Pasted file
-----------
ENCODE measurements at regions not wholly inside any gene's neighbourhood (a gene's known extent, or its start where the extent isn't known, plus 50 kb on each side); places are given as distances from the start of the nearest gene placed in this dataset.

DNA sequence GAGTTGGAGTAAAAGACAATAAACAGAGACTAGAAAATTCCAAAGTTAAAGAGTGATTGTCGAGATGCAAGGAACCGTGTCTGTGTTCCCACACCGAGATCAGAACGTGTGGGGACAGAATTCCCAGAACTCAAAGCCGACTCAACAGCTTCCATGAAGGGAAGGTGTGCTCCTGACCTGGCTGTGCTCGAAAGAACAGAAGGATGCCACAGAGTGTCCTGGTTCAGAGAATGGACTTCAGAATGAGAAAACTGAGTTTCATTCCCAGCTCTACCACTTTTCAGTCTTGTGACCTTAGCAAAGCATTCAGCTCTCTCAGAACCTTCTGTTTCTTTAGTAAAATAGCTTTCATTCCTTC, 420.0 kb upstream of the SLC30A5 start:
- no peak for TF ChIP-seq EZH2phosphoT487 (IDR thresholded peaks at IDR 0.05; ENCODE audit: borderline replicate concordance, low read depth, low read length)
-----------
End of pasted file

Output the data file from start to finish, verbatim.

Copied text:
ENCODE measurements at regions not wholly inside any gene's neighbourhood (a gene's known extent, or its start where the extent isn't known, plus 50 kb on each side); places are given as distances from the start of the nearest gene placed in this dataset.

DNA sequence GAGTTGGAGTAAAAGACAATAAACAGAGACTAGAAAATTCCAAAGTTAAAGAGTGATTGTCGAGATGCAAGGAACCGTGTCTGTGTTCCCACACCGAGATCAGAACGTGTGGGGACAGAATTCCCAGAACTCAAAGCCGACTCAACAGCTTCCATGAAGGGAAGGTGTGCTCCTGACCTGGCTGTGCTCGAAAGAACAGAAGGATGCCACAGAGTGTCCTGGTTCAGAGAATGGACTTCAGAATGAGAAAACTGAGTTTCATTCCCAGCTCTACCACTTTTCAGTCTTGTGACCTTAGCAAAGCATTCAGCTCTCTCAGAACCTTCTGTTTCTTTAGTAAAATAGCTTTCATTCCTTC, 420.0 kb upstream of the SLC30A5 start:
- no peak for TF ChIP-seq EZH2phosphoT487 (IDR thresholded peaks at IDR 0.05; ENCODE audit: borderline replicate concordance, low read depth, low read length)